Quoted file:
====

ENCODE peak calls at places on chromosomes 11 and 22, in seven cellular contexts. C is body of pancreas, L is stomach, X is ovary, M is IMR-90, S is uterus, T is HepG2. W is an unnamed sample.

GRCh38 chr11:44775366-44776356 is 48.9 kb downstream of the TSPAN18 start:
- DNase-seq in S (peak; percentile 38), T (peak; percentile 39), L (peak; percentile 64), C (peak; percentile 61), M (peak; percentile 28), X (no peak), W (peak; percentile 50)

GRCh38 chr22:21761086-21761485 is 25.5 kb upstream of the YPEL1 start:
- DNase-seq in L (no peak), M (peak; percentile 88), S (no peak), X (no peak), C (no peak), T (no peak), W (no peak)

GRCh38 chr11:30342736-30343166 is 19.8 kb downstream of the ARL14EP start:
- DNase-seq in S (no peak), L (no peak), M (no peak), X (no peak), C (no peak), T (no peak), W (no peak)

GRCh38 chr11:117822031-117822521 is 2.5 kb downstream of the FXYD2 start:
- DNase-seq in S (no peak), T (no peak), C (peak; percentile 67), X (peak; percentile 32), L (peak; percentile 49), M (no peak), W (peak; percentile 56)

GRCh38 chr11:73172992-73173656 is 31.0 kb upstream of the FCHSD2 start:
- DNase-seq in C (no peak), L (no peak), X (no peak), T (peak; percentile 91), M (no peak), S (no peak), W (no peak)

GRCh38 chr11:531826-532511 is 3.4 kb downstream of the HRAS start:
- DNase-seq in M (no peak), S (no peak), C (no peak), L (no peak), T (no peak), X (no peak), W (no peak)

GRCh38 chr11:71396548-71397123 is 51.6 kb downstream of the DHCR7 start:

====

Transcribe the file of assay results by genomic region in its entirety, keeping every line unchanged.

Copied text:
ENCODE peak calls at places on chromosomes 11 and 22, in seven cellular contexts. C is body of pancreas, L is stomach, X is ovary, M is IMR-90, S is uterus, T is HepG2. W is an unnamed sample.

GRCh38 chr11:44775366-44776356 is 48.9 kb downstream of the TSPAN18 start:
- DNase-seq in S (peak; percentile 38), T (peak; percentile 39), L (peak; percentile 64), C (peak; percentile 61), M (peak; percentile 28), X (no peak), W (peak; percentile 50)

GRCh38 chr22:21761086-21761485 is 25.5 kb upstream of the YPEL1 start:
- DNase-seq in L (no peak), M (peak; percentile 88), S (no peak), X (no peak), C (no peak), T (no peak), W (no peak)

GRCh38 chr11:30342736-30343166 is 19.8 kb downstream of the ARL14EP start:
- DNase-seq in S (no peak), L (no peak), M (no peak), X (no peak), C (no peak), T (no peak), W (no peak)

GRCh38 chr11:117822031-117822521 is 2.5 kb downstream of the FXYD2 start:
- DNase-seq in S (no peak), T (no peak), C (peak; percentile 67), X (peak; percentile 32), L (peak; percentile 49), M (no peak), W (peak; percentile 56)

GRCh38 chr11:73172992-73173656 is 31.0 kb upstream of the FCHSD2 start:
- DNase-seq in C (no peak), L (no peak), X (no peak), T (peak; percentile 91), M (no peak), S (no peak), W (no peak)

GRCh38 chr11:531826-532511 is 3.4 kb downstream of the HRAS start:
- DNase-seq in M (no peak), S (no peak), C (no peak), L (no peak), T (no peak), X (no peak), W (no peak)

GRCh38 chr11:71396548-71397123 is 51.6 kb downstream of the DHCR7 start: